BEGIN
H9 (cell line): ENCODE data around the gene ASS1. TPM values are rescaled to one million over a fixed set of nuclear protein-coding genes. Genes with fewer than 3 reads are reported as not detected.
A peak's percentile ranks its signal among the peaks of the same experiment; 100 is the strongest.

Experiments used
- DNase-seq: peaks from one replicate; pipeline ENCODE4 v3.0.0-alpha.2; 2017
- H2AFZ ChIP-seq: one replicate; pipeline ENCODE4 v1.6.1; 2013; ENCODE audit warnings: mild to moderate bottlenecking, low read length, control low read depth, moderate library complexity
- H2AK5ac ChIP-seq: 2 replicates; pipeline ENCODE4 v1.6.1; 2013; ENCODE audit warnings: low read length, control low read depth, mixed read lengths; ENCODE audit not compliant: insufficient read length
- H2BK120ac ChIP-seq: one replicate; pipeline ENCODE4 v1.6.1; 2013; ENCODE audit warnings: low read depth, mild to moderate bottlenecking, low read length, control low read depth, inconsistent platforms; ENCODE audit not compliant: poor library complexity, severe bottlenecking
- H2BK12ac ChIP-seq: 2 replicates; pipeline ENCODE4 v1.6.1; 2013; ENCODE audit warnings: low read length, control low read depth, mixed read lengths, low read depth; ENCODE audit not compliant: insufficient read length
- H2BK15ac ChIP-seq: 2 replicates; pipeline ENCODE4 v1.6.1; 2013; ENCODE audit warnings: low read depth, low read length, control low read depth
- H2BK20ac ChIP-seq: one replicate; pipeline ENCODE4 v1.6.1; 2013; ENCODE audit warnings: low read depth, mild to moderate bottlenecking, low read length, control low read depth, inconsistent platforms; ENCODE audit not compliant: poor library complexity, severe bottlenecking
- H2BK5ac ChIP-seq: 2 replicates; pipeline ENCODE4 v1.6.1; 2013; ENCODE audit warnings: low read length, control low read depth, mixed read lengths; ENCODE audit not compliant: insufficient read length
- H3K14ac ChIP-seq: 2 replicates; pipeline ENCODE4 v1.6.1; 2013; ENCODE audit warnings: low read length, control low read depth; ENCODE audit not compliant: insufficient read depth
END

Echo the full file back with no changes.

H9 (cell line): ENCODE data around the gene ASS1. TPM values are rescaled to one million over a fixed set of nuclear protein-coding genes. Genes with fewer than 3 reads are reported as not detected.
A peak's percentile ranks its signal among the peaks of the same experiment; 100 is the strongest.

Experiments used
- DNase-seq: peaks from one replicate; pipeline ENCODE4 v3.0.0-alpha.2; 2017
- H2AFZ ChIP-seq: one replicate; pipeline ENCODE4 v1.6.1; 2013; ENCODE audit warnings: mild to moderate bottlenecking, low read length, control low read depth, moderate library complexity
- H2AK5ac ChIP-seq: 2 replicates; pipeline ENCODE4 v1.6.1; 2013; ENCODE audit warnings: low read length, control low read depth, mixed read lengths; ENCODE audit not compliant: insufficient read length
- H2BK120ac ChIP-seq: one replicate; pipeline ENCODE4 v1.6.1; 2013; ENCODE audit warnings: low read depth, mild to moderate bottlenecking, low read length, control low read depth, inconsistent platforms; ENCODE audit not compliant: poor library complexity, severe bottlenecking
- H2BK12ac ChIP-seq: 2 replicates; pipeline ENCODE4 v1.6.1; 2013; ENCODE audit warnings: low read length, control low read depth, mixed read lengths, low read depth; ENCODE audit not compliant: insufficient read length
- H2BK15ac ChIP-seq: 2 replicates; pipeline ENCODE4 v1.6.1; 2013; ENCODE audit warnings: low read depth, low read length, control low read depth
- H2BK20ac ChIP-seq: one replicate; pipeline ENCODE4 v1.6.1; 2013; ENCODE audit warnings: low read depth, mild to moderate bottlenecking, low read length, control low read depth, inconsistent platforms; ENCODE audit not compliant: poor library complexity, severe bottlenecking
- H2BK5ac ChIP-seq: 2 replicates; pipeline ENCODE4 v1.6.1; 2013; ENCODE audit warnings: low read length, control low read depth, mixed read lengths; ENCODE audit not compliant: insufficient read length
- H3K14ac ChIP-seq: 2 replicates; pipeline ENCODE4 v1.6.1; 2013; ENCODE audit warnings: low read length, control low read depth; ENCODE audit not compliant: insufficient read depth